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The US Department of Defense evaluates that the military’s traditional intelligence sensors are not always optimal for the tasks that have become more and more complex and challenging. A solution may be found in nature. DARPA’s new Advanced Plant Technologies (APT) program looks to seemingly simple plants as the next generation of intelligence gatherers. The program will pursue technologies to engineer robust, plant-based sensors that are self-sustaining in their environment and can be remotely monitored using existing hardware, according to darpa.mil.
The task is to harness plants’ natural mechanisms for sensing and responding to environmental stimuli and extend them to detect the presence of certain chemicals, pathogens, radiation, and even electromagnetic signals.
APT aims to modify the genomes of plants in order to program in these specific types of sensing and trigger discreet response mechanisms in a way that does not compromise the plants’ ability to thrive. If the program is successful, it will deliver a new sensing platform that is energy independent, robust, stealthy, and easily distributed.
Such sensors could find application outside of the military too, making it possible, for instance, for communities to safely identify landmines or unexploded ordnance leftover from past conflicts or testing grounds.
“Plants are highly attuned to their environments and naturally manifest physiological responses to basic stimuli such as light and temperature, but also in some cases to touch, chemicals, pests, and pathogens,” said Blake Bextine, the DARPA Program Manager for APT. “Emerging molecular and modeling techniques may make it possible to reprogram these detection and reporting capabilities for a wide range of stimuli, which would not only open up new intelligence streams, but also reduce the personnel risks and costs associated with traditional sensors.”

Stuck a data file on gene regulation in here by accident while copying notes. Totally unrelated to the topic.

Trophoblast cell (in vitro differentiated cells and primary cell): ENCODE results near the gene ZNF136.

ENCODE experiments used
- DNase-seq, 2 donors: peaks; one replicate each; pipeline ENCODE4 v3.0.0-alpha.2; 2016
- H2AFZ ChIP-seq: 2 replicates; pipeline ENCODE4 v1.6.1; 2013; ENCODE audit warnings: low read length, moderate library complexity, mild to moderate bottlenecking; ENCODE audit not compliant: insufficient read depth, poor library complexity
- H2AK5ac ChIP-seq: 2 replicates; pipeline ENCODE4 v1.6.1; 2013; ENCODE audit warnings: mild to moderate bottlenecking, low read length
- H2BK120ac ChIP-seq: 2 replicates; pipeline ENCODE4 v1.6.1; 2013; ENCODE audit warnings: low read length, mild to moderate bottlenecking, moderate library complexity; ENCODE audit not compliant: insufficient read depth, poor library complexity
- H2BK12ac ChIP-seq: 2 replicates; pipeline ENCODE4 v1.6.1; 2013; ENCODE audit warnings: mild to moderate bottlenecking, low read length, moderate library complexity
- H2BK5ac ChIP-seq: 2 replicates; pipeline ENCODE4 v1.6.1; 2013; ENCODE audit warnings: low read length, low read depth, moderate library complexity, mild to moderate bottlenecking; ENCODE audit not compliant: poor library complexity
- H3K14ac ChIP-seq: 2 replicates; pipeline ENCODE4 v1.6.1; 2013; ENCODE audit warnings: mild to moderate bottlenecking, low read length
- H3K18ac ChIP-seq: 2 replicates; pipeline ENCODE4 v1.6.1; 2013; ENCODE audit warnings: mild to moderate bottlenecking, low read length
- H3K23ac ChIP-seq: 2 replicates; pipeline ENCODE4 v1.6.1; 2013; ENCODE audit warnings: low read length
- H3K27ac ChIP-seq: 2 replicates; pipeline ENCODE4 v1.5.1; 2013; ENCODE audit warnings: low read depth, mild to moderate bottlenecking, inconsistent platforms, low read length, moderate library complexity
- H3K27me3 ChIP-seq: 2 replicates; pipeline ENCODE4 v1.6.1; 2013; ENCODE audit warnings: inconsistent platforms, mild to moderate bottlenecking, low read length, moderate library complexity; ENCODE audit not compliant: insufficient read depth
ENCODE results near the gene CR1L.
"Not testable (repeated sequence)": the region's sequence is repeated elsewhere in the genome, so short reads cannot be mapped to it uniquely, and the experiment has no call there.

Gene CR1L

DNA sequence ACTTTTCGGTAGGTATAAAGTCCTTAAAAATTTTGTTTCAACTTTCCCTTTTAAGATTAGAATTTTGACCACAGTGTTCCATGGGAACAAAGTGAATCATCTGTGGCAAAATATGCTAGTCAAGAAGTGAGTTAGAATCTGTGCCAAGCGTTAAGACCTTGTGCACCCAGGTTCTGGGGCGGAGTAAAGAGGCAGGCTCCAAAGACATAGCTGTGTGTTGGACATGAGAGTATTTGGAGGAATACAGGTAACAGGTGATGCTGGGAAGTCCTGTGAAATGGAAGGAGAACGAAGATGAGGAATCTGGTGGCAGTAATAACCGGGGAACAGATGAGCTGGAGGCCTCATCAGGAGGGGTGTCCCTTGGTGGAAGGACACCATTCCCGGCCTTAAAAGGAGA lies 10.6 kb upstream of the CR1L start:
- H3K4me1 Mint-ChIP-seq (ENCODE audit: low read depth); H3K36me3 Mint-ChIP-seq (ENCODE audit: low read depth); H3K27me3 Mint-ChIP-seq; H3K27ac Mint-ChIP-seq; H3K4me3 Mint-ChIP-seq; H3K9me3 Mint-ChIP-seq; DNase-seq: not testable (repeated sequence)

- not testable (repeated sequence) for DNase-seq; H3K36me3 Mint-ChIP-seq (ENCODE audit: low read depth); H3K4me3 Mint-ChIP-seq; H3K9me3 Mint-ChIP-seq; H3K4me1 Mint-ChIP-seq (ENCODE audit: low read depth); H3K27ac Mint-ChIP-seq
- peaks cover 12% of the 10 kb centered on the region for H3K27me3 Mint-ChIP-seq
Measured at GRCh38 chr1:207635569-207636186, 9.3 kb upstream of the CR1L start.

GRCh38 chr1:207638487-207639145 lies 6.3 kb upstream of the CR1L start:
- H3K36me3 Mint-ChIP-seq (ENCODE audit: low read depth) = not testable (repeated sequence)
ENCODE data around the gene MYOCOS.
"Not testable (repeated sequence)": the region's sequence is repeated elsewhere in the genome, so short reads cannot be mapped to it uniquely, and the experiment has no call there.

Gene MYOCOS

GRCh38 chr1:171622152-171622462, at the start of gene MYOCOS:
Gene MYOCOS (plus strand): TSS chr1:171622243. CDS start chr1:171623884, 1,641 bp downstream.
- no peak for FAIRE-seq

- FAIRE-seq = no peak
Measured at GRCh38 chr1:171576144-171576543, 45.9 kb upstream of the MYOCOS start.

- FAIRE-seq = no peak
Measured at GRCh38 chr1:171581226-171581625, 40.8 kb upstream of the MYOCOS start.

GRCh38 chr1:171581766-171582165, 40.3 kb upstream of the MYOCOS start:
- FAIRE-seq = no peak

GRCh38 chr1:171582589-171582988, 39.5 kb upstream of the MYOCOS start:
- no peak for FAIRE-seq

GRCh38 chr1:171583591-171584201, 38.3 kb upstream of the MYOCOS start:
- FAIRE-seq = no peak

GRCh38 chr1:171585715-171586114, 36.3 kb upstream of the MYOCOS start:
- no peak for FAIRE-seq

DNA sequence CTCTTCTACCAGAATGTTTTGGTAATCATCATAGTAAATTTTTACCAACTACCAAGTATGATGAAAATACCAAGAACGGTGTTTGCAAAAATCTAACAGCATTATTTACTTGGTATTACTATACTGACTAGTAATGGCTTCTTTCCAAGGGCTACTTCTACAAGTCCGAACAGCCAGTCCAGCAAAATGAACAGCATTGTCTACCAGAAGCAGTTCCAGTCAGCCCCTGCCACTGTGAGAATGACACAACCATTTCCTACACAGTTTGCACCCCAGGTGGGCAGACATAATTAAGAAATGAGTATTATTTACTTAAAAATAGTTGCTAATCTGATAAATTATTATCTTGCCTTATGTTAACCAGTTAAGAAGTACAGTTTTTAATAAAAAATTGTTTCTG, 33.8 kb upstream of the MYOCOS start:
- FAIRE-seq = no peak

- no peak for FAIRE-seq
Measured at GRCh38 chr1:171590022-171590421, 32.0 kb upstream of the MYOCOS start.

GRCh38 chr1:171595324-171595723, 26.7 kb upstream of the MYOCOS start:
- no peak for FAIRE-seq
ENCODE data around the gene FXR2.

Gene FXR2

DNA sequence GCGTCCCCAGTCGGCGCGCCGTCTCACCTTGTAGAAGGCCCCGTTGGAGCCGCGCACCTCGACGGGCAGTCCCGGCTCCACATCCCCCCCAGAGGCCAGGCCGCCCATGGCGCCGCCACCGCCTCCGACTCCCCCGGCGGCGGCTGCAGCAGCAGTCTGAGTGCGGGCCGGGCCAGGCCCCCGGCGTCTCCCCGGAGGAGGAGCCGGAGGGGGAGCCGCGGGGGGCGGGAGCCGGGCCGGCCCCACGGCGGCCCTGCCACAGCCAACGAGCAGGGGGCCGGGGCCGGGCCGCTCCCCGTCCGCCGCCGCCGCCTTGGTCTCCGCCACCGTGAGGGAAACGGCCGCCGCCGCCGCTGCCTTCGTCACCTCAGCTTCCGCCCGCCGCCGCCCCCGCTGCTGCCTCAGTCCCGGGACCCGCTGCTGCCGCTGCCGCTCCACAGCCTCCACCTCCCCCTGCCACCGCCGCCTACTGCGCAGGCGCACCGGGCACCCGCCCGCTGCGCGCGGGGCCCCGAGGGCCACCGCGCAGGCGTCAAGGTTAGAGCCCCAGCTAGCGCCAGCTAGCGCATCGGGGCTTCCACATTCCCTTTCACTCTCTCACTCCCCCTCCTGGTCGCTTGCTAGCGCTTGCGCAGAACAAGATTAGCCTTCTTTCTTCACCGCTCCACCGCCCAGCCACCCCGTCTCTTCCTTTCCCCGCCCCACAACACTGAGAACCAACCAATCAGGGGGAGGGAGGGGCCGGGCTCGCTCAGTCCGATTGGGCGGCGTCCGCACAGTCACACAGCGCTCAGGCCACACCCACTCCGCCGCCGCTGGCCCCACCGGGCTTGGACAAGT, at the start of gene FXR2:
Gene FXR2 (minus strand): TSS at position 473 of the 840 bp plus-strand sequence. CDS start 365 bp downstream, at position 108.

Past experiments of this type have reduced the fitness of modified plants by siphoning resources needed to sustain the plants. APT will seek to improve how plants collect and distribute resources, and optimize their fitness so that modified plants thrive despite anticipated interactions with natural stressors such as microbes, animals, insects, and other plants.
The program will rely on existing ground-, air-, and space-based technology to remotely monitor plant reporting. Such systems are already capable of measuring plants’ temperature, chemical composition, reflectance, and body plan, among other qualities, from a standoff distance. The APT program will not fund development of new hardware for this purpose.